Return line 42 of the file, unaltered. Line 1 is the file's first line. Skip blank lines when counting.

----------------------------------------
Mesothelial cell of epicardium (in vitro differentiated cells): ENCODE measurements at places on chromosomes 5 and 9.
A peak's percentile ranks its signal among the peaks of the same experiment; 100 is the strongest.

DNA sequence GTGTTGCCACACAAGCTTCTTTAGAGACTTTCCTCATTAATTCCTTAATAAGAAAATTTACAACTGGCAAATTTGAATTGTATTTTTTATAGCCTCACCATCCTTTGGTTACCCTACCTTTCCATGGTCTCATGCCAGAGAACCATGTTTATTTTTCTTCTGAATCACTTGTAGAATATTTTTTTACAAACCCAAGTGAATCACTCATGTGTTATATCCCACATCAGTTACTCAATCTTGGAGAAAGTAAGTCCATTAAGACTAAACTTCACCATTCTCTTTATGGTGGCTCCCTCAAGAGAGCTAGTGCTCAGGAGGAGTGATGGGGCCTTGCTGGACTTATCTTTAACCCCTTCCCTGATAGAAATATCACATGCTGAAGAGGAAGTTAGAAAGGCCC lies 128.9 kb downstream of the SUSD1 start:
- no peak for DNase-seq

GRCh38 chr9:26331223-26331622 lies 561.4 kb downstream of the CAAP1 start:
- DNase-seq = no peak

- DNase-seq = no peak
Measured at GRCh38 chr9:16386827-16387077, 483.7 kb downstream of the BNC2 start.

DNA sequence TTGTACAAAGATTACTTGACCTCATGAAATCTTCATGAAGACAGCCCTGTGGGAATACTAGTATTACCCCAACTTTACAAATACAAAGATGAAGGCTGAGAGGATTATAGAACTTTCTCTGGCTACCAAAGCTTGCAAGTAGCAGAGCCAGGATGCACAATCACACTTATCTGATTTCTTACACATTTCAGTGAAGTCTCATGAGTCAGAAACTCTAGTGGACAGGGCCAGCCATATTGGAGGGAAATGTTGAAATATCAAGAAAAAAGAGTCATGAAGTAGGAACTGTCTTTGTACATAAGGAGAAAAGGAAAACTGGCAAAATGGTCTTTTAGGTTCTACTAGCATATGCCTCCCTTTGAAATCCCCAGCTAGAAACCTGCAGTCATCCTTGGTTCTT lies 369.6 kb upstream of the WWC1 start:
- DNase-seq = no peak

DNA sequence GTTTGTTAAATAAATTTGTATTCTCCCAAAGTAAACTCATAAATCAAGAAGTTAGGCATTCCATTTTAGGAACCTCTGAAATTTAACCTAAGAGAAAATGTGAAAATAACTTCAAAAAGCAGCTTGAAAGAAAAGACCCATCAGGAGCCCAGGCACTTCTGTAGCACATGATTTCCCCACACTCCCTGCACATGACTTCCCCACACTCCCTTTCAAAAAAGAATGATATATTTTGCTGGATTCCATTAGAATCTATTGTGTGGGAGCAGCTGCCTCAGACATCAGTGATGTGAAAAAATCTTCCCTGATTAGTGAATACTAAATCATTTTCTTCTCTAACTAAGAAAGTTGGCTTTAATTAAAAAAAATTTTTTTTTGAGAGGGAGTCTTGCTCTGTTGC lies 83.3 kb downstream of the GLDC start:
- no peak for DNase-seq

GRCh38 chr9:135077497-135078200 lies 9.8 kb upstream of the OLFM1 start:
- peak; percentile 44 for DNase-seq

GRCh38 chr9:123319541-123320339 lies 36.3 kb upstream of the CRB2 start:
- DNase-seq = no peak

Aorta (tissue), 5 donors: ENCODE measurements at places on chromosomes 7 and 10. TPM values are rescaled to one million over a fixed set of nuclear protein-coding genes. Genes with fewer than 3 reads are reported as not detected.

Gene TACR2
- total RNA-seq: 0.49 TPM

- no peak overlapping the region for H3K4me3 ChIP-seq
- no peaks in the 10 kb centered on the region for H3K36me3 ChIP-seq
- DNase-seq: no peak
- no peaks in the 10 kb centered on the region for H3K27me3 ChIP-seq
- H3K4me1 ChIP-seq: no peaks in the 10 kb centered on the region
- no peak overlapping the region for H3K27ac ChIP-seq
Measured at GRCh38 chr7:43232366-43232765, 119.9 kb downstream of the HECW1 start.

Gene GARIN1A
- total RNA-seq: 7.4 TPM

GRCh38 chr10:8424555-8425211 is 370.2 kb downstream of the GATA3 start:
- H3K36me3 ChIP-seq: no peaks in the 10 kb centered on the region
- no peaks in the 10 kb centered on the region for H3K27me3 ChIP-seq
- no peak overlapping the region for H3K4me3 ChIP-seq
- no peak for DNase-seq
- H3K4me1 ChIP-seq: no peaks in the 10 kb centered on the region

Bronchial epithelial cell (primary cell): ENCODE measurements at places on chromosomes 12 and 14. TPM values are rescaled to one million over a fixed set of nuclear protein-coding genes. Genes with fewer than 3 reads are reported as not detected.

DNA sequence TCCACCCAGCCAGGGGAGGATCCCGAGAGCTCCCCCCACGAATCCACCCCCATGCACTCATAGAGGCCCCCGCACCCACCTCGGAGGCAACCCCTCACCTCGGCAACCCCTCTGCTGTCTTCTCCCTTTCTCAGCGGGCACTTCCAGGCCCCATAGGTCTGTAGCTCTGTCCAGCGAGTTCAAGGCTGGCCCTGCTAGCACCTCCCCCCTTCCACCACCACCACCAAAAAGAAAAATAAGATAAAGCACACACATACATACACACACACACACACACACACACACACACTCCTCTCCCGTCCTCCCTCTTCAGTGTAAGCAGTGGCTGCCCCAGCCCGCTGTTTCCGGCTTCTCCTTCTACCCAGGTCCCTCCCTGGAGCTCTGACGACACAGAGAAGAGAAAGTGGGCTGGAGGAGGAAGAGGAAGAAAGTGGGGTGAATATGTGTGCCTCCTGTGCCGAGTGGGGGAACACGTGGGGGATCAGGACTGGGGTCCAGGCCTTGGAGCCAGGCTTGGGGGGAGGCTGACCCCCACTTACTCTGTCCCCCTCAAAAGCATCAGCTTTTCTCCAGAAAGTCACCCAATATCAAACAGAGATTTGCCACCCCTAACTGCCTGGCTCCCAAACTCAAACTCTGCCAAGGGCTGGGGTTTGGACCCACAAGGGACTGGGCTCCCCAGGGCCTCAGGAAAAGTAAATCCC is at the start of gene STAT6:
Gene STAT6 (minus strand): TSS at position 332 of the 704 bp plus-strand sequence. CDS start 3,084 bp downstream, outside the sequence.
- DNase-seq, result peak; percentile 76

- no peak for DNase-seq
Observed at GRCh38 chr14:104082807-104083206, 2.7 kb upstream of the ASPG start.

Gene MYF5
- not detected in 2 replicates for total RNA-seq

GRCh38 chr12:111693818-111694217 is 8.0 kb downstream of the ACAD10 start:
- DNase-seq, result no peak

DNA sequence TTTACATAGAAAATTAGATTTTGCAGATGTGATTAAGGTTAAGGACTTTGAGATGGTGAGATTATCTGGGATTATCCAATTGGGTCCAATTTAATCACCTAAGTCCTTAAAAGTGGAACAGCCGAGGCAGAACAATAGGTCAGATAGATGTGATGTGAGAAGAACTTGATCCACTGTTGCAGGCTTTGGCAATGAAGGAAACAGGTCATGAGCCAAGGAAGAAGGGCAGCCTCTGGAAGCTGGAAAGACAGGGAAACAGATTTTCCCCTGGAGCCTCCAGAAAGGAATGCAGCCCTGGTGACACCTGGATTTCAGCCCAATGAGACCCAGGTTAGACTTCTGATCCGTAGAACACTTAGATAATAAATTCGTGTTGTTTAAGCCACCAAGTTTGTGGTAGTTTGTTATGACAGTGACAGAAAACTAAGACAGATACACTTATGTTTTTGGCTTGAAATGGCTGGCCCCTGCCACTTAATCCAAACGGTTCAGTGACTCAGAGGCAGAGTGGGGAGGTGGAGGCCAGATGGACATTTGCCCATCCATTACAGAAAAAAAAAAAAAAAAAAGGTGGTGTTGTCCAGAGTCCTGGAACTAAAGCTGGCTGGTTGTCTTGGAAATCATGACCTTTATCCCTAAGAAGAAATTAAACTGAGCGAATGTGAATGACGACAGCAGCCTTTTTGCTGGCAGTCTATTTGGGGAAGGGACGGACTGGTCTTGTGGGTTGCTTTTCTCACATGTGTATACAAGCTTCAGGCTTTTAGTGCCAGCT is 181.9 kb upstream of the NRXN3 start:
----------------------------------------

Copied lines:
- not detected in 2 replicates for total RNA-seq